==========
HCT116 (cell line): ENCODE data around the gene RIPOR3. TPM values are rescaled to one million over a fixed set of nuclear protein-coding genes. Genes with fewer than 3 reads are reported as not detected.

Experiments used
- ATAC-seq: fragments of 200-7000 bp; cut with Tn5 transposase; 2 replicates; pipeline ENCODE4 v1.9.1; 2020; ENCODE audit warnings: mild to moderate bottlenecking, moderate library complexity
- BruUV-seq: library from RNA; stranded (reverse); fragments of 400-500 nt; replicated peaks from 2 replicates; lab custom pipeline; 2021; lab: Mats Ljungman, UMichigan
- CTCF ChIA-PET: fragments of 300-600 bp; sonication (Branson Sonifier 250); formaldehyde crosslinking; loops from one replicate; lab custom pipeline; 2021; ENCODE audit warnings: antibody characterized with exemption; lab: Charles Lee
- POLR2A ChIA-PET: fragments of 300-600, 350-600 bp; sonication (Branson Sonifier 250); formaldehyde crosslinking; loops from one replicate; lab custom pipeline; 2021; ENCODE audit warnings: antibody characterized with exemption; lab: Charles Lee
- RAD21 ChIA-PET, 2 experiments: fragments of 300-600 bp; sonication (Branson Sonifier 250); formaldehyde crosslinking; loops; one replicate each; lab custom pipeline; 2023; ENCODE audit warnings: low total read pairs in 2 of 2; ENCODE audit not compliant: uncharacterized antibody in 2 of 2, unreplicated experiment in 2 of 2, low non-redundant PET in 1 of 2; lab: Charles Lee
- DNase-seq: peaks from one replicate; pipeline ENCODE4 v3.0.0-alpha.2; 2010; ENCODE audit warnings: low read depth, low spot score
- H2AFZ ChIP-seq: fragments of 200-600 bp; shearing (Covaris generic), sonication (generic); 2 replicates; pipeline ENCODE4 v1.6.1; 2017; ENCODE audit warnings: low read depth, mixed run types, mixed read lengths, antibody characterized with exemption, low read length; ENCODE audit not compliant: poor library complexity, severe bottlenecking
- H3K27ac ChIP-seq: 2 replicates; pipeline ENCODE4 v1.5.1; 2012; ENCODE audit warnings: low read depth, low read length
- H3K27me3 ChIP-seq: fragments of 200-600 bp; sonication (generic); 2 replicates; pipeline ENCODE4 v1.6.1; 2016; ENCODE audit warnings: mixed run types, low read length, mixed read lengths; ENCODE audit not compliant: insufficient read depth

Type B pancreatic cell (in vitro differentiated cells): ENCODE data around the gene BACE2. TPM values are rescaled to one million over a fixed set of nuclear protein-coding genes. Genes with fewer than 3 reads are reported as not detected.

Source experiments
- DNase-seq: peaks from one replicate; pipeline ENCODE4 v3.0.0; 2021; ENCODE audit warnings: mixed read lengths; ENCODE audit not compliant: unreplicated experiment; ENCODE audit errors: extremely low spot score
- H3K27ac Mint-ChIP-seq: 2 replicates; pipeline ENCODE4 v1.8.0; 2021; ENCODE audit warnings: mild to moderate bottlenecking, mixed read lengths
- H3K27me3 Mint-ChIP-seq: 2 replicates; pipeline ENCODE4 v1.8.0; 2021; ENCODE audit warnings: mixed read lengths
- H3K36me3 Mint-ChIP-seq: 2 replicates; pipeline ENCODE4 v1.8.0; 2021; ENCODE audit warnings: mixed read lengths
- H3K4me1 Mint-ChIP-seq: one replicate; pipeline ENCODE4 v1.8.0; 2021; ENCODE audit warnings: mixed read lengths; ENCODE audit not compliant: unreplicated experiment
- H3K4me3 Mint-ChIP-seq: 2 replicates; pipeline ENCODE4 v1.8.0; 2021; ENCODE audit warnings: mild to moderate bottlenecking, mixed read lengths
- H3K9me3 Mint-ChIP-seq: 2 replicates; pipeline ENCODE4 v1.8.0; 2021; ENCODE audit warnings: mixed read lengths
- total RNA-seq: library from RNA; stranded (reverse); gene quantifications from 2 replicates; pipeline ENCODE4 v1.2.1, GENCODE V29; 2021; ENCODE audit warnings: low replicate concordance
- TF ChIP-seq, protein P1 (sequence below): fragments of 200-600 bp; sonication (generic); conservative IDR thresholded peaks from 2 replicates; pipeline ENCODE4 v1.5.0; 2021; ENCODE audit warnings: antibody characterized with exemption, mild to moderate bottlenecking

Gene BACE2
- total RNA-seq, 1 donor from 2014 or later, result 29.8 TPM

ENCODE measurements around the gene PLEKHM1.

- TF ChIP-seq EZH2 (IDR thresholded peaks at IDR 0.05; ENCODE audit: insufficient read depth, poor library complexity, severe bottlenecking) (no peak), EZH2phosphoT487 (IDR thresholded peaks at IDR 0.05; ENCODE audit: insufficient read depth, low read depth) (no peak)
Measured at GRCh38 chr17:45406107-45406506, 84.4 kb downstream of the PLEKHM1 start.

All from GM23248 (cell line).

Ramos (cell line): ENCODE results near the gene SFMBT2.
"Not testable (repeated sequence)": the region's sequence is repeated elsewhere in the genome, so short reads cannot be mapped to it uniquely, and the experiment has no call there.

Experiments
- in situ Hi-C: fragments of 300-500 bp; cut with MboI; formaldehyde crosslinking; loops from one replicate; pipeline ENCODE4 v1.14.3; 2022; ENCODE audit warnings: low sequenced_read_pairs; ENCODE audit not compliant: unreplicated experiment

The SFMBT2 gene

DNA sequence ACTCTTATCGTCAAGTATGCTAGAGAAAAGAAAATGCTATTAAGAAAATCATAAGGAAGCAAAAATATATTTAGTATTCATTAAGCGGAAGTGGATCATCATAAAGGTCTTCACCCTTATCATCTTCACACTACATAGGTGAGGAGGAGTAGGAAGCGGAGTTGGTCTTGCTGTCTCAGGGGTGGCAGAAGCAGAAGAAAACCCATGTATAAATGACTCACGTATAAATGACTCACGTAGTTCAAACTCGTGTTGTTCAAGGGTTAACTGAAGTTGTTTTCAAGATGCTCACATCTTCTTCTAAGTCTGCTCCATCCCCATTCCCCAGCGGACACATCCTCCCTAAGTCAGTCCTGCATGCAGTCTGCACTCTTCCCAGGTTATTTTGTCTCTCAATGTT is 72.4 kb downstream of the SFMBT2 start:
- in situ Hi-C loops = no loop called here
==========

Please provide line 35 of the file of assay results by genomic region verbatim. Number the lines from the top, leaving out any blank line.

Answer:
- in situ Hi-C loops = no loop called here